The Imam of Dar Al-Hijrah, Sh. Shaker Elsayed, in response to his recent statements reaffirms that, “FGM is very harmful to women’s health, and anything in Islam that is harmful is in fact prohibited”.  He also advises the community to seek their doctors counsel to inform them why it is illegal and harmful. He follows that his reference to “hyper-sexuality” is an observation that he admits he should have avoided. He declares, “I take it back, and I do apologize to all those who are offended by it”.

You may refer to Imam Shaker’s statement below.


Statement of clarification
By Imam Shaker Elsayed

On May 19th, 2017, I gave a lecture about the rights of children in Islam at Dar Al-Hijrah. The lecture was aired live online and was later posted on our YouTube channel. The part in which I talked about children’s circumcision created a lot of misunderstanding, specifically regarding girls. I would like to clarify the following:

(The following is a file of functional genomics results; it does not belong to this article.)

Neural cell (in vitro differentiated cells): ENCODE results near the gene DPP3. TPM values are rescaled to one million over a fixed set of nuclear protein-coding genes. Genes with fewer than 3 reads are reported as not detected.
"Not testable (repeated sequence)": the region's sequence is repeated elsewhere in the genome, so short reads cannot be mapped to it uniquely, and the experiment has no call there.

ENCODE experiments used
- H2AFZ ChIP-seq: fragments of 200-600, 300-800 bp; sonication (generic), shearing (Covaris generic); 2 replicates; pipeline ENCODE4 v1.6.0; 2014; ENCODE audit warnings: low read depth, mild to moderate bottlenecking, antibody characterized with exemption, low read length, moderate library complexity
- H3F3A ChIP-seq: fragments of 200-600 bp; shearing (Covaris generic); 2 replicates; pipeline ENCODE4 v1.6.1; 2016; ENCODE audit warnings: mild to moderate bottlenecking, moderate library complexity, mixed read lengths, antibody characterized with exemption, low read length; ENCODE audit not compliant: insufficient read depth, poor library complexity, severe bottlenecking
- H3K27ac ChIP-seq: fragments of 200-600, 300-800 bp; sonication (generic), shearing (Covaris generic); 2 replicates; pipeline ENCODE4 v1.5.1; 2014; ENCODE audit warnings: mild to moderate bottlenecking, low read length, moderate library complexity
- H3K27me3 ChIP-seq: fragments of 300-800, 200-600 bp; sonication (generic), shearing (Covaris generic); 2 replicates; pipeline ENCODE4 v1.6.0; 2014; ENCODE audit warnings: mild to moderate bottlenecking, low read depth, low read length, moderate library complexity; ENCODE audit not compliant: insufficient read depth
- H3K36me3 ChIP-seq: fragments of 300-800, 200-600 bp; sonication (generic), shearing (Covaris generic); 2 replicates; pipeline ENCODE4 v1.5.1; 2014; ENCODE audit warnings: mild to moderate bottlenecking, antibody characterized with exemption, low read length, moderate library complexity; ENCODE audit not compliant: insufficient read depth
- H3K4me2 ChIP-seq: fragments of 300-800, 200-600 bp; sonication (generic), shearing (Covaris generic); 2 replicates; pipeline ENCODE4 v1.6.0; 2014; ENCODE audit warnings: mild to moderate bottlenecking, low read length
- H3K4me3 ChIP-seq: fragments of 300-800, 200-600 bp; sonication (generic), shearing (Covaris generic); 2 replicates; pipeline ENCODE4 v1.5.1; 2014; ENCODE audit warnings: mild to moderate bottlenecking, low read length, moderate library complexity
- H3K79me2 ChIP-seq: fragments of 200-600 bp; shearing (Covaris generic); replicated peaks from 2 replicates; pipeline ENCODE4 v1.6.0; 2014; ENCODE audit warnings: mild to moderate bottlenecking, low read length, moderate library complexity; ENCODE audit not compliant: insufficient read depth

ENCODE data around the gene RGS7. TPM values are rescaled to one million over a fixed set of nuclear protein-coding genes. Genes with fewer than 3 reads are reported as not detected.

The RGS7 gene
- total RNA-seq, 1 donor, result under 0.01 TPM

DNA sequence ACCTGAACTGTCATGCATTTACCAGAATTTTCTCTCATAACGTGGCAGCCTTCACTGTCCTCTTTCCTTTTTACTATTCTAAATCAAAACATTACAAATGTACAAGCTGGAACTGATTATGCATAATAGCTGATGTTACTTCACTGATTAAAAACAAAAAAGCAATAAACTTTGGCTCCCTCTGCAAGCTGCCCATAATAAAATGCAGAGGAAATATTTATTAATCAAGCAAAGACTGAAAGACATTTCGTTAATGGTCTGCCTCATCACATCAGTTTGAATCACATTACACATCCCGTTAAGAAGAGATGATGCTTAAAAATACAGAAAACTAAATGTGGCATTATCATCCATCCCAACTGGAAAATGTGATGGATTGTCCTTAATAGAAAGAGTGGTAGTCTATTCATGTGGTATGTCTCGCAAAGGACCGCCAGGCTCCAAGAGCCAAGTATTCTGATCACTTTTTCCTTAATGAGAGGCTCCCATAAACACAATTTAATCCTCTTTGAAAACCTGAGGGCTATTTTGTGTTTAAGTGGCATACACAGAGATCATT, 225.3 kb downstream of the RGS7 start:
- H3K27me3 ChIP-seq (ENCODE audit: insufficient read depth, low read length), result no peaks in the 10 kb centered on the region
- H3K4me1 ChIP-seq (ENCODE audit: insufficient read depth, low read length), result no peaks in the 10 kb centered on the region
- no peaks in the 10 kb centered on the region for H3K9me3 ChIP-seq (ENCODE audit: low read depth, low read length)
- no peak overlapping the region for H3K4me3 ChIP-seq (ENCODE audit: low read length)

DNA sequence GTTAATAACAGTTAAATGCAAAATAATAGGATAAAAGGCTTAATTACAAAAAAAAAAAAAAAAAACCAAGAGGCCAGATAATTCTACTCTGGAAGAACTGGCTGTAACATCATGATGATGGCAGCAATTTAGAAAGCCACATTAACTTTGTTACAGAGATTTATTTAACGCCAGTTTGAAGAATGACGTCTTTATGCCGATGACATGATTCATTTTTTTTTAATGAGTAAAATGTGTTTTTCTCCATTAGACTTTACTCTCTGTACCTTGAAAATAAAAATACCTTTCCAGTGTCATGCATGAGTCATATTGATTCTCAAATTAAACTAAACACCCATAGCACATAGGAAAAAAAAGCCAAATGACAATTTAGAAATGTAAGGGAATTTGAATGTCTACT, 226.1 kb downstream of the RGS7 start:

1. I specifically said in the lecture that Female Genital Mutilation (FGM) is considered by Islam to be a very harmful to women’s sexual health. And in Islam anything harmful is prohibited. Therefore, Islam agrees completely with the legal prohibition of FGM, and hence the laws of USA. That is why I referred the audience to their OBGYN to inform them why it is illegal and harmful.
  2. Islam would never support anything that harms anybody’s well-being, such as FGM. As such, this is my position and the position of Dar Al-Hijrah. The Prophet (PBUH) said: “Let there be no harm upon yourself or others.”
  3. Regarding the statement I made on “Hyper-sexuality”, I admit that I should have avoided it. I hereby take it back. And I do apologize to all those who are offended by it.